“What my design did was to create a three-dimensional version of the Factory ethos. It took Factory into a physical environment and I was the lucky person who got the job to do that because of my relationship with Peter Saville, that was an important bridge into the project. It was handed to me and I had free rein with it. One of the amazing things is that when I was asked to do that job in the first place, Factory had never commissioned the design of a nightclub before and I had never designed a nightclub before. I think that was one of the strengths behind the project because nobody carried any baggage. We came fresh to the project and that naivety is very much part of the strength of what came out of it. There was no remit for this, that and the other. I knew that New Order had been to New York and wanted a club but that was it really. It was a unique situation.”
“When the club was open, years later, one of the greatest compliments I had from that group of clients, Factory and New Order, was that they regarded the design as timeless. I think that was Tony’s thing, it didn’t pander to fashion or whatever trend was current. I saw it almost like a sculptural installation. Like a big art piece which I was painting. It democratised what those environments were about. It was flexible and all embracing. There was nothing prescribed about it. It stood the test of time as well because there was never any need to change it. The changes were all about improving the sound and lighting which came with the development of technology. The club was open for fifteen years, from 1982 to 1997 and they never had to change the design of the place.”
About FAC51, Brendan Mannion commented:
“I think The Haçienda means lots of things to lots of different people. There’s its iconic timeless design, its connection with Factory and all the incredible bands and electronic music, all the gigs and special nights. It’s a place with an incredibly rich and diverse history and it still feels as if it was cutting edge, even today. Being on the dance floor was like no other place in the world. It’s amazing to recreate it and to share it, with all those people who were there and now with those who weren’t.”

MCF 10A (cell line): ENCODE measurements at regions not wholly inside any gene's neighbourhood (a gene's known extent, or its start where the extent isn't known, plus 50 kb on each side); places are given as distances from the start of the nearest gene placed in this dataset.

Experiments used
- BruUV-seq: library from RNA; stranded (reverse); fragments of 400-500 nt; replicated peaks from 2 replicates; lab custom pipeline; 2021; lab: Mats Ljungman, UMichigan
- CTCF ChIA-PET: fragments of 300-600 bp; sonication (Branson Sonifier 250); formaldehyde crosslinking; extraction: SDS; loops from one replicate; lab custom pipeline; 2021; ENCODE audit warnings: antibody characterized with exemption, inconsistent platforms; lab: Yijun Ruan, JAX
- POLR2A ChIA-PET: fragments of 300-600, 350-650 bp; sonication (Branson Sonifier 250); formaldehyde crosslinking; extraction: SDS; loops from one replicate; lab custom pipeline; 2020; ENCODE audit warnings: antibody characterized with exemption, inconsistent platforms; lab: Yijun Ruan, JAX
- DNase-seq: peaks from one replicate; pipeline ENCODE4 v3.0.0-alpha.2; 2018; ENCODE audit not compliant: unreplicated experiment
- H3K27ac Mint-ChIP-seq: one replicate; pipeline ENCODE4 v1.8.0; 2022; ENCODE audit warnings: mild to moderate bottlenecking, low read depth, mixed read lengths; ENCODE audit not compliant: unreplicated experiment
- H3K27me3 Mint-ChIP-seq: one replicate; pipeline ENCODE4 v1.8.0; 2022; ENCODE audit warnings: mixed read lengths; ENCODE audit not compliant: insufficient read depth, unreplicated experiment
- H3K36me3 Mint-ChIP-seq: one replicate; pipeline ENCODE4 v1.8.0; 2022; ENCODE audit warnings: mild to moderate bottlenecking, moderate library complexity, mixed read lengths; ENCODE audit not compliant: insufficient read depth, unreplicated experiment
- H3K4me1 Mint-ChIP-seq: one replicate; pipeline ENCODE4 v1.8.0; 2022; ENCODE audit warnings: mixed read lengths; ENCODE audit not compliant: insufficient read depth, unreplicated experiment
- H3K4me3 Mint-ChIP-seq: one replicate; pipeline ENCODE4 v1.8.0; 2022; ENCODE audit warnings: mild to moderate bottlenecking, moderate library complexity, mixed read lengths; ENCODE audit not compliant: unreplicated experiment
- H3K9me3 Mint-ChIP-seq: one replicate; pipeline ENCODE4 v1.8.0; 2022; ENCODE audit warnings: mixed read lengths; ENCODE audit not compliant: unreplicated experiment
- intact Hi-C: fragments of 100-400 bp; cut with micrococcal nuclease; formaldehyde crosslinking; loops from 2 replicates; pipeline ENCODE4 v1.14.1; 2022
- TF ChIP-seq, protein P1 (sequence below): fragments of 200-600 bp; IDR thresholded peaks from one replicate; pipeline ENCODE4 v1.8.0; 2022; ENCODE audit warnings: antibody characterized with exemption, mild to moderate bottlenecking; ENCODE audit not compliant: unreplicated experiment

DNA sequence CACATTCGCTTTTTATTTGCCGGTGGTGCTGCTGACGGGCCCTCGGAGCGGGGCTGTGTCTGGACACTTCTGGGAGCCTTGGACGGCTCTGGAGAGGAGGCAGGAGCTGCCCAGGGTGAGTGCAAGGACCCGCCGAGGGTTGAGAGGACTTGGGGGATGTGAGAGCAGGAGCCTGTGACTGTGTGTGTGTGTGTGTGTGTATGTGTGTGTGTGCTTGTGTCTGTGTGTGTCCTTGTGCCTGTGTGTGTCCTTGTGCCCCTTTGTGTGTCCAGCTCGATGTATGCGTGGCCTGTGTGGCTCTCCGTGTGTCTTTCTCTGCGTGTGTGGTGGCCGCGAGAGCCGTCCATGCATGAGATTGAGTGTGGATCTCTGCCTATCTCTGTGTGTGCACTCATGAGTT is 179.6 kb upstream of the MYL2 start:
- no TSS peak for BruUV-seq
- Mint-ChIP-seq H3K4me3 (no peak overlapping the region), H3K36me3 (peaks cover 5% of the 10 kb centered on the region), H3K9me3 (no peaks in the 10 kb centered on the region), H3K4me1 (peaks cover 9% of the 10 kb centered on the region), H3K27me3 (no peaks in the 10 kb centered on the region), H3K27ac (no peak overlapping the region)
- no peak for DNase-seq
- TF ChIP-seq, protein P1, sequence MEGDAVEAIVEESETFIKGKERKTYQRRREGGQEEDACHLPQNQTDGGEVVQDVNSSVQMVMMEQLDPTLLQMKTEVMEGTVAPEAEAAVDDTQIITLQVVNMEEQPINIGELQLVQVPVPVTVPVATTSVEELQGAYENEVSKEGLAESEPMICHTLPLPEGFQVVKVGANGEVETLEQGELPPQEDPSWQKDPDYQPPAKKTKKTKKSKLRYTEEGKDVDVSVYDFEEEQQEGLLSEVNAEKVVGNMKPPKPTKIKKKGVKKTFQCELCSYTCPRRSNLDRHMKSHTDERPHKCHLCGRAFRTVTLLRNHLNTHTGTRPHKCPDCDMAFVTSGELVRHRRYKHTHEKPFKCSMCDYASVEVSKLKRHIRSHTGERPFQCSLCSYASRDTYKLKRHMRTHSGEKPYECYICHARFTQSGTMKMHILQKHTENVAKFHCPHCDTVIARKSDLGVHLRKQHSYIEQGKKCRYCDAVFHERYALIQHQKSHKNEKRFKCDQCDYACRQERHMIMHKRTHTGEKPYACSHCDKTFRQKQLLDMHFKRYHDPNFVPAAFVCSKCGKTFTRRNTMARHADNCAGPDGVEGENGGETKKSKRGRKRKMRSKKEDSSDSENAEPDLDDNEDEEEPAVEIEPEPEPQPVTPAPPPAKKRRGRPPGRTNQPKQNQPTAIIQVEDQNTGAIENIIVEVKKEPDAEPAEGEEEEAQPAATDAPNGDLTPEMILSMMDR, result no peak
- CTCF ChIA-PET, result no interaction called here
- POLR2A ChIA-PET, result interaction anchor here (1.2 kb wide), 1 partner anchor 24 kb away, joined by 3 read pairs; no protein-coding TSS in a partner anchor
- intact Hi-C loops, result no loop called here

Meanwhile Justin Metz finished up with this:
“The Haçienda has clearly it has always been more than a nightclub. It was born of the philosophies which guided Factory and when viewed in that wider context it’s not hard to understand how its legacy is still so strong today. Factory wasn’t a record label, it was a movement and The Haçienda, as Tony Wilson put it, was its cathedral. Its design had to be unlike anything seen before, and so it was. I consider it great art and great art transcends everything.”
Reflecting on The Virtual Haçienda, Peter Hook said: “The digital reconstruction is a work of art in its own right. We have sweated blood to get every single detail right in it and to see the club recreated this way will bring back great memories for those that went to the original club and also provide a glimpse of The Haçienda to those who weren’t ever able to come.”
From Frankie Knuckles Foundation, Frederick Dunson rounded up:
“FKF is so very thrilled to be a part of this exciting event. It’s a great way to end this unprecedented and tumultuous year and a fabulous way to bring in the new year…hopefully one with hope, healing and promise! Seeing him again made me reminisce of the numerous New Years’ celebrations we spent together and brought in across the world…it felt like we were in the booth together again (smile).
“We’d like to thank The Haçienda for the idea as well as thinking of us to participate. Also, a huge thank you to everyone who is making this possible and of course all of incredible DJ’s who are donating their time and talent this couldn’t happen without them. Love to all!”